If this is a problem, you can comment out the import statement for the plot_model function and the call to the plot_model() function.

Plot of the Discriminator Model in the MNIST GANWe could start training this model now with real examples with a class label of one, and randomly generated samples with a class label of zero.

The development of these elements will be useful later, and it helps to see that the discriminator is just a normal neural network model for binary classification.

First, we need a function to load and prepare the dataset of real images.

We will use the mnist.

load_data() function to load the MNIST dataset and just use the input part of the training dataset as the real images.

The images are 2D arrays of pixels and convolutional neural networks expect 3D arrays of images as input, where each image has one or more channels.

We must update the images to have an additional dimension for the grayscale channel.

We can do this using the expand_dims() NumPy function and specify the final dimension for the channels-last image format.

Finally, we must scale the pixel values from the range of unsigned integers in [0,255] to the normalized range of [0,1].

The load_real_samples() function below implements this.

The model will be updated in batches, specifically with a collection of real samples and a collection of generated samples.

On training, epoch is defined as one pass through the entire training dataset.

We could systematically enumerate all samples in the training dataset, and that is a good approach, but good training via stochastic gradient descent requires that the training dataset be shuffled prior to each epoch.

A simpler approach is to select random samples of images from the training dataset.

The generate_real_samples() function below will take the training dataset as an argument and will select a random subsample of images; it will also return class labels for the sample, specifically a class label of 1, to indicate real images.

Now, we need a source of fake images.

We don’t have a generator model yet, so instead, we can generate images comprised of random pixel values, specifically random pixel values in the range [0,1] like our scaled real images.

The generate_fake_samples() function below implements this behavior and generates images of random pixel values and their associated class label of 0, for fake.

Finally, we need to train the discriminator model.

This involves repeatedly retrieving samples of real images and samples of generated images and updating the model for a fixed number of iterations.

We will ignore the idea of epochs for now (e.


complete passes through the training dataset) and fit the discriminator model for a fixed number of batches.

The model will learn to discriminate between real and fake (randomly generated) images rapidly, therefore, not many batches will be required before it learns to discriminate perfectly.

The train_discriminator() function implements this, using a batch size of 256 images where 128 are real and 128 are fake each iteration.

We update the discriminator separately for real and fake examples so that we can calculate the accuracy of the model on each sample prior to the update.

This gives insight into how the discriminator model is performing over time.

Tying all of this together, the complete example of training an instance of the discriminator model on real and randomly generated (fake) images is listed below.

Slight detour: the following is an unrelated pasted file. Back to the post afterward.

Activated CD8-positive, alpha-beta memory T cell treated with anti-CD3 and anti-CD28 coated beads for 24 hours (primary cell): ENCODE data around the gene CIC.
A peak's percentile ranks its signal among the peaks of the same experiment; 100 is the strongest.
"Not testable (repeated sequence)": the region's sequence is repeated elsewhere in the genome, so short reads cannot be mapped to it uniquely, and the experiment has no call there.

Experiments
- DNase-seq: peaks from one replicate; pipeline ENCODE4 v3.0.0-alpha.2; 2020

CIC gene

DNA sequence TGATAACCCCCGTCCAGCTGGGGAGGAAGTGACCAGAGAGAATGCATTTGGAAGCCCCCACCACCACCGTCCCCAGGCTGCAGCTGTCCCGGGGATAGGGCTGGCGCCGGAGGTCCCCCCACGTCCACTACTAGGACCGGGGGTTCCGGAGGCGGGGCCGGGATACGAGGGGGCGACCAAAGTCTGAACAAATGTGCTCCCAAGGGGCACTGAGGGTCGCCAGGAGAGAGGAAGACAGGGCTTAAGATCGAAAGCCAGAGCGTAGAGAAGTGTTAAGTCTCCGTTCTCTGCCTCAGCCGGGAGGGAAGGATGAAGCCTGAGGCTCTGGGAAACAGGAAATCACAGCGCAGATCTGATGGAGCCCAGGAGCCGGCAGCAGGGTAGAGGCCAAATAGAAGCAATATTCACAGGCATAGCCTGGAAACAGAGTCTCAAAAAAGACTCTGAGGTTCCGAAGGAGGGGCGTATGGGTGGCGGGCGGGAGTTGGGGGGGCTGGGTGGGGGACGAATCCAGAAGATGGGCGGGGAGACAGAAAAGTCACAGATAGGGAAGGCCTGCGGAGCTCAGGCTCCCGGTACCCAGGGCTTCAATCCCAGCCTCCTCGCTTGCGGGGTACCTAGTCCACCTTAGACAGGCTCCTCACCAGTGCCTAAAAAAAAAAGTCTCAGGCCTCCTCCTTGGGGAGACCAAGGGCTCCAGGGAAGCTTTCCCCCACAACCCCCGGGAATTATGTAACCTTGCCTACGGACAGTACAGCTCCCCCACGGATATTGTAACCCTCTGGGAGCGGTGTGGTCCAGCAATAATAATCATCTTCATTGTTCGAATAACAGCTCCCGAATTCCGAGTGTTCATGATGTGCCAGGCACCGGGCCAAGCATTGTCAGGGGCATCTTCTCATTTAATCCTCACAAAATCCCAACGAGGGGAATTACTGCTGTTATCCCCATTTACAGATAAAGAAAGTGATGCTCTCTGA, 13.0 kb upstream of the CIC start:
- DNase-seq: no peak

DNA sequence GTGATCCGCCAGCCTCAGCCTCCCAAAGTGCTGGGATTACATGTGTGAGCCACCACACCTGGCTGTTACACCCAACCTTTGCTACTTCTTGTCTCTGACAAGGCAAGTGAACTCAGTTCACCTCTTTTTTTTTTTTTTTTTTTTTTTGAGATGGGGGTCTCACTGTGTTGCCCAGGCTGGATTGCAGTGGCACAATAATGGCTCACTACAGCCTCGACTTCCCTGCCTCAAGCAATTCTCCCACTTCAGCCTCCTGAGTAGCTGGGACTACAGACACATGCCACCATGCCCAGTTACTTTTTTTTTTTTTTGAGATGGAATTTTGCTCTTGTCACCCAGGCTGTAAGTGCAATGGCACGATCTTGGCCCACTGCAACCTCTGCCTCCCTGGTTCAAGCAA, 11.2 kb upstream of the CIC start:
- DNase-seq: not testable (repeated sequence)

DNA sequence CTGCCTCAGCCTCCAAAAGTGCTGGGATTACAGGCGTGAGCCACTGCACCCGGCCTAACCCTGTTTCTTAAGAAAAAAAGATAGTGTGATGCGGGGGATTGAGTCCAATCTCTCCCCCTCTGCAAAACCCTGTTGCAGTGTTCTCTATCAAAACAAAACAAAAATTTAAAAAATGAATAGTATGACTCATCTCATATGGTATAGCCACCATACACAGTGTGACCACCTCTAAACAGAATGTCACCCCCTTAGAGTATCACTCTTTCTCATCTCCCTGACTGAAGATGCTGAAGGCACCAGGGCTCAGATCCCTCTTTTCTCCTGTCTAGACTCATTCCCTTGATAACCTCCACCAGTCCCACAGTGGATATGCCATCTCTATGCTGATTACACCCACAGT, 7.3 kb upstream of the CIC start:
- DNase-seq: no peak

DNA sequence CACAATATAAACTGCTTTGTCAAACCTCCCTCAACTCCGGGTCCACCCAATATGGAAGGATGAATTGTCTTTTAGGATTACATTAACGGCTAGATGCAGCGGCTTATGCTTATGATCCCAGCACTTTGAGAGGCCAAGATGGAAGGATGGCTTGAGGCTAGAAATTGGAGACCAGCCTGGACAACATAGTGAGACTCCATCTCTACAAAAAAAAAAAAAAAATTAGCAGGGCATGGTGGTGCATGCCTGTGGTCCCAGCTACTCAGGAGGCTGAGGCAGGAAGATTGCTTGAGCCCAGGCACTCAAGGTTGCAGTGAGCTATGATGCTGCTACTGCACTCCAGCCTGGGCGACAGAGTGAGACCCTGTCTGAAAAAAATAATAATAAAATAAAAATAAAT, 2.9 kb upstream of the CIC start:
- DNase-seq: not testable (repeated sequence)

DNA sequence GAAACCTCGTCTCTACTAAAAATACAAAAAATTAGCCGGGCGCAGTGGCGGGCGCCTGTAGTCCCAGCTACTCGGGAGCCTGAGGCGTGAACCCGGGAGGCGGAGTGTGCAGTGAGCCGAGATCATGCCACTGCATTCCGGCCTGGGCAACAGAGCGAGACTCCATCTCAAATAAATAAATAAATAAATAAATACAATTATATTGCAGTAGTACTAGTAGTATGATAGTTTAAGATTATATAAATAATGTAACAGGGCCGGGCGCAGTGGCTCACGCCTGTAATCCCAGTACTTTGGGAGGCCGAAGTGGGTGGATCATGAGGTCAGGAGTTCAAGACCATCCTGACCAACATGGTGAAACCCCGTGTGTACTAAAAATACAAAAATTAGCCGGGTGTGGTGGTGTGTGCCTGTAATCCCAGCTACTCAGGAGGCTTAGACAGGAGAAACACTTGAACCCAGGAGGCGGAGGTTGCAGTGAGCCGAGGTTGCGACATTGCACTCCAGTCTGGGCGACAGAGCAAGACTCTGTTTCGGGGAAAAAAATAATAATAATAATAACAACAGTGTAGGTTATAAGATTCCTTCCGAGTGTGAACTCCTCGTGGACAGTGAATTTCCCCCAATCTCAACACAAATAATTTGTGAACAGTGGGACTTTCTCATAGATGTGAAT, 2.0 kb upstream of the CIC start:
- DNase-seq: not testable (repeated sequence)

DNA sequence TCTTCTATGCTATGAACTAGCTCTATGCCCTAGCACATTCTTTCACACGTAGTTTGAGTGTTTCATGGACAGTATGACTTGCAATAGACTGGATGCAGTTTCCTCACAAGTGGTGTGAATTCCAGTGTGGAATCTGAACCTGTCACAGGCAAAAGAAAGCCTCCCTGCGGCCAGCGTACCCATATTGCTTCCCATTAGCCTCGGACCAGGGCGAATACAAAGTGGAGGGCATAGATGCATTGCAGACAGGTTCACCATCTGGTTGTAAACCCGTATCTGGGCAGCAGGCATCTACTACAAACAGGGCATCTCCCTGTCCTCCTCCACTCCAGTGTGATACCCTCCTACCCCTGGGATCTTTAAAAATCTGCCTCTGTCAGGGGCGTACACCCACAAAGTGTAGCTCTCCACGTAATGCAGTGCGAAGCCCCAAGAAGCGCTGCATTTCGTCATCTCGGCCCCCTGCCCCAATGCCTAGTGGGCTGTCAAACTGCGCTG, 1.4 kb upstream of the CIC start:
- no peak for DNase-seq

Running the example first defines the model, loads the MNIST dataset, then trains the discriminator model.

Note: your specific results may vary given the stochastic nature of the learning algorithm.

Consider running the example a few times.

In this case, the discriminator model learns to tell the difference between real and randomly generated MNIST images very quickly, in about 50 batches.

Now that we know how to define and train the discriminator model, we need to look at developing the generator model.

The generator model is responsible for creating new, fake but plausible images of handwritten digits.

It does this by taking a point from the latent space as input and outputting a square grayscale image.

The latent space is an arbitrarily defined vector space of Gaussian-distributed values, e.


100 dimensions.

It has no meaning, but by drawing points from this space randomly and providing them to the generator model during training, the generator model will assign meaning to the latent points and, in turn, the latent space, until, at the end of training, the latent vector space represents a compressed representation of the output space, MNIST images, that only the generator knows how to turn into plausible MNIST images.

Note: we don’t have to use a 100 element vector as input; it is a round number and widely used, but I would expect that 10, 50, or 500 would work just as well.

Developing a generator model requires that we transform a vector from the latent space with, 100 dimensions to a 2D array with 28×28 or 784 values.

There are a number of ways to achieve this but there is one approach that has proven effective at deep convolutional generative adversarial networks.

It involves two main elements.

The first is a Dense layer as the first hidden layer that has enough nodes to represent a low-resolution version of the output image.

Specifically, an image half the size (one quarter the area) of the output image would be 14×14 or 196 nodes, and an image one quarter the size (one eighth the area) would be 7×7 or 49 nodes.

We don’t just want one low-resolution version of the image; we want many parallel versions or interpretations of the input.

This is a pattern in convolutional neural networks where we have many parallel filters resulting in multiple parallel activation maps, called feature maps, with different interpretations of the input.

We want the same thing in reverse: many parallel versions of our output with different learned features that can be collapsed in the output layer into a final image.

The model needs space to invent, create, or generate.